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Amid Uprisings, Africa Readies for Slew of National Polls

Thalif Deen

UNITED NATIONS, Apr 7 2011 (IPS) - As the resounding cry for multi-party democracy reverberates violently throughout the Middle East, the African continent, long known for military rule and dictatorial regimes, is readying for a slew of presidential and parliamentary elections this year.

If everything goes as scheduled, at least 19 countries in North and sub-Saharan Africa are expected to hold national elections, according to the Global Commission on Elections, Democracy and Security (GCEDS).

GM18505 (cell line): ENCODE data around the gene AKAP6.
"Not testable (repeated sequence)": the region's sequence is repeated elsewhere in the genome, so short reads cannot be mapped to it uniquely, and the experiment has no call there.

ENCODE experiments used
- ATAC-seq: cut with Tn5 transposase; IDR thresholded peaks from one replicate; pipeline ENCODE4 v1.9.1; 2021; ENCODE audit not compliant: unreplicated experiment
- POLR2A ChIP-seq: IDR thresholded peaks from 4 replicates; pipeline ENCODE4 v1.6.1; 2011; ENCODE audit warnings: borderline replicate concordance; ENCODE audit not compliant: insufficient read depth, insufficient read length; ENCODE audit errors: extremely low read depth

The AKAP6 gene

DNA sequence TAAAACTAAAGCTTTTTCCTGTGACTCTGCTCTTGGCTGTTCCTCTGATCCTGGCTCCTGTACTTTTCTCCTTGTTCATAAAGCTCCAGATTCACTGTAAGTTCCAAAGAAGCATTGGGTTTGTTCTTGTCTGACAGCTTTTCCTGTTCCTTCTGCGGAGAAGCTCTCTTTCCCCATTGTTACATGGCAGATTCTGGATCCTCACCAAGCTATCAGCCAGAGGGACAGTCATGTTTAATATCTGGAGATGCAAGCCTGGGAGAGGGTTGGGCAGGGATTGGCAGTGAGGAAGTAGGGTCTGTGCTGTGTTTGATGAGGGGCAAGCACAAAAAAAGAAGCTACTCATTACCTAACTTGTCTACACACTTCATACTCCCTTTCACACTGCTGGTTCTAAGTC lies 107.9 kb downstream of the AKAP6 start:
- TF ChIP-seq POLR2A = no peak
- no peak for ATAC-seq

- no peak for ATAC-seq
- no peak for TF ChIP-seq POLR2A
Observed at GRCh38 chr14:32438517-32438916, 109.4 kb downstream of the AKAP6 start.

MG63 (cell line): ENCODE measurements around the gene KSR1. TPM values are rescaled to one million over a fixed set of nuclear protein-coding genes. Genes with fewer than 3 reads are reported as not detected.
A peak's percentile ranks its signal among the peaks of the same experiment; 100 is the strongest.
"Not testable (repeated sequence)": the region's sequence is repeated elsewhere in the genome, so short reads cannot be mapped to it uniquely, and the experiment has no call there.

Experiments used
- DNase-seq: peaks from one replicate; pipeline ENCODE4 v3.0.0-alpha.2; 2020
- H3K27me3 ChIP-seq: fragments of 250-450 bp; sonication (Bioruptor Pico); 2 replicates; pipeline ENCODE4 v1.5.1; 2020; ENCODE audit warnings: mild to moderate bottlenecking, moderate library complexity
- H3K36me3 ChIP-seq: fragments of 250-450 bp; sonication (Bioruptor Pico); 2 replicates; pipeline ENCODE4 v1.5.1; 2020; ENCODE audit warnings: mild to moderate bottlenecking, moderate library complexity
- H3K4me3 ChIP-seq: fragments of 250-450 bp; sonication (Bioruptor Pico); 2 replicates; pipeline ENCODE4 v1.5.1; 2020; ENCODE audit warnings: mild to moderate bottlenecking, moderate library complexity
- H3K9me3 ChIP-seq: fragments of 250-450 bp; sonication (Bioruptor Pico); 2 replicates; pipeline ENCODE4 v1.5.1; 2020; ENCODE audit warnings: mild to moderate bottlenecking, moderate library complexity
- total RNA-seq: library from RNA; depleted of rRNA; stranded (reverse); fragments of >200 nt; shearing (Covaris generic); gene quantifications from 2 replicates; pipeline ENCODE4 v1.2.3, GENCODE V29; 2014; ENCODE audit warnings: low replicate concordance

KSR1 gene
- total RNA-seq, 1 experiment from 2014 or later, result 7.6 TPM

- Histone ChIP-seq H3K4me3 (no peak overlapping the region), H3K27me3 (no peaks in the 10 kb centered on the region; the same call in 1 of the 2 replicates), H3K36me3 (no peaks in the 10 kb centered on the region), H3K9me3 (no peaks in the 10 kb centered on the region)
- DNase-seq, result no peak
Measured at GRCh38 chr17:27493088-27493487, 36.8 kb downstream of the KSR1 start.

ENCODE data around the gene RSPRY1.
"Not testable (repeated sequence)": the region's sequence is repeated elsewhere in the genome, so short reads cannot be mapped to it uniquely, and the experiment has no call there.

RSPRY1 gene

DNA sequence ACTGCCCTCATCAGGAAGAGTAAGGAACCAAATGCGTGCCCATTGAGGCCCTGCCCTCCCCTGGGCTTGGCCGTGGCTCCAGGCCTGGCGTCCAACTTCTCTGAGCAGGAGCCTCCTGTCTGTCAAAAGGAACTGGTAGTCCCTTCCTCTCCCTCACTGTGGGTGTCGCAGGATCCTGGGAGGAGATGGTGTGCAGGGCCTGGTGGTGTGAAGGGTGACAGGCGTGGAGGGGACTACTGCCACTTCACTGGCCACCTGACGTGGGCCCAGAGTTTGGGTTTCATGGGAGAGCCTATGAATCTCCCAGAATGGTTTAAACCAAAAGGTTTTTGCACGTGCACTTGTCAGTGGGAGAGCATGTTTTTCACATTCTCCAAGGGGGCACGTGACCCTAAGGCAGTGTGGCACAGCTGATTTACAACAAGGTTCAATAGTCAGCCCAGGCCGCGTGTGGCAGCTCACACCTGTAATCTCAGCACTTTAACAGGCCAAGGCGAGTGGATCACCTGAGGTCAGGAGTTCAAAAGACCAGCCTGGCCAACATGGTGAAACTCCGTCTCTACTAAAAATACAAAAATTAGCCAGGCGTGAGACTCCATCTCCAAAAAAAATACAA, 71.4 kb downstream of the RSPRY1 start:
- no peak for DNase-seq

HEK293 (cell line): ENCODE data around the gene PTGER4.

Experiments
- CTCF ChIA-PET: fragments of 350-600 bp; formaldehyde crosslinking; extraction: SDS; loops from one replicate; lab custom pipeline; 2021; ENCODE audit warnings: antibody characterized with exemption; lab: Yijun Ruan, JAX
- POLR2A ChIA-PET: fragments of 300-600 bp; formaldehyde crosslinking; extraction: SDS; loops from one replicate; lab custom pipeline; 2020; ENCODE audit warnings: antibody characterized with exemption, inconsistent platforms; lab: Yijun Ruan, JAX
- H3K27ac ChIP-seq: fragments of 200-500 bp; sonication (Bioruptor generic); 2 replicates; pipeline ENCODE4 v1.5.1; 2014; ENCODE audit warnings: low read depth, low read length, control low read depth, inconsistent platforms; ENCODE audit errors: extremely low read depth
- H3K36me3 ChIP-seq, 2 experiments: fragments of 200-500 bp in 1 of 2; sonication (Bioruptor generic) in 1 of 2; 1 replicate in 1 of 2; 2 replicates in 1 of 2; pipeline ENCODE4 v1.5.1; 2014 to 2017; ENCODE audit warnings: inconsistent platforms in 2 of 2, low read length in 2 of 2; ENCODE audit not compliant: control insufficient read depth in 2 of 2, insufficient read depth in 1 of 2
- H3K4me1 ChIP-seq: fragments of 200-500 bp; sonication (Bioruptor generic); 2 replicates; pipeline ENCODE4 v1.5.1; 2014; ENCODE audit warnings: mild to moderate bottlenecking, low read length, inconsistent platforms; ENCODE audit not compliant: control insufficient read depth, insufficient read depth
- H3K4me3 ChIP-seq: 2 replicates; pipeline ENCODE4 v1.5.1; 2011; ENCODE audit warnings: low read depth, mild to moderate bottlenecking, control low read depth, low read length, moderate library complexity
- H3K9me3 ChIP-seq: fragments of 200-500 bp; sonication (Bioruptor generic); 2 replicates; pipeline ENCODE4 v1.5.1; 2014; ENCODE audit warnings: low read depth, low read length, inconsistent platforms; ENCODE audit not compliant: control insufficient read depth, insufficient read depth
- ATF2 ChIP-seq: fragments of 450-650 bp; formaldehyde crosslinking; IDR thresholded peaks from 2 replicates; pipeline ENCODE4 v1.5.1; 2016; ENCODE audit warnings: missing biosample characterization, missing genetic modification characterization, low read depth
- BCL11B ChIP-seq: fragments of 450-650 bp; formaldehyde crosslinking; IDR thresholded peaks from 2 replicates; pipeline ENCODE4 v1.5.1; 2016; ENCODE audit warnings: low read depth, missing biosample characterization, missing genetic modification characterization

The countries due for presidential and/or parliamentary elections include Chad, Madagascar, Seychelles and Zimbabwe (in May), Cape Verde, Sao Tome & Principe and Tunisia (July) Egypt (September), Liberia, Cameroon and Zambia (October), Mauritania and Democratic Republic of Congo (November) and Gabon (December).

Already four countries – Nigeria, Benin, Niger and Uganda – have either held elections or are preparing for a run-off in a second round of polling.

The growing trend towards parliamentary democracy in Africa comes amidst disputed elections or abolition of presidential term limits in several countries in the region, including Djibouti, Kenya, Cote d’Ivoire, Uganda and Zimbabwe.

Vidar Helgesen, secretary-general of the Stockholm-based International Institute for Democracy and Electoral Assistance (IDEA), an intergovernmental organisation with a mandate to support sustainable democracy worldwide, told IPS the picture in Africa is “uneven”.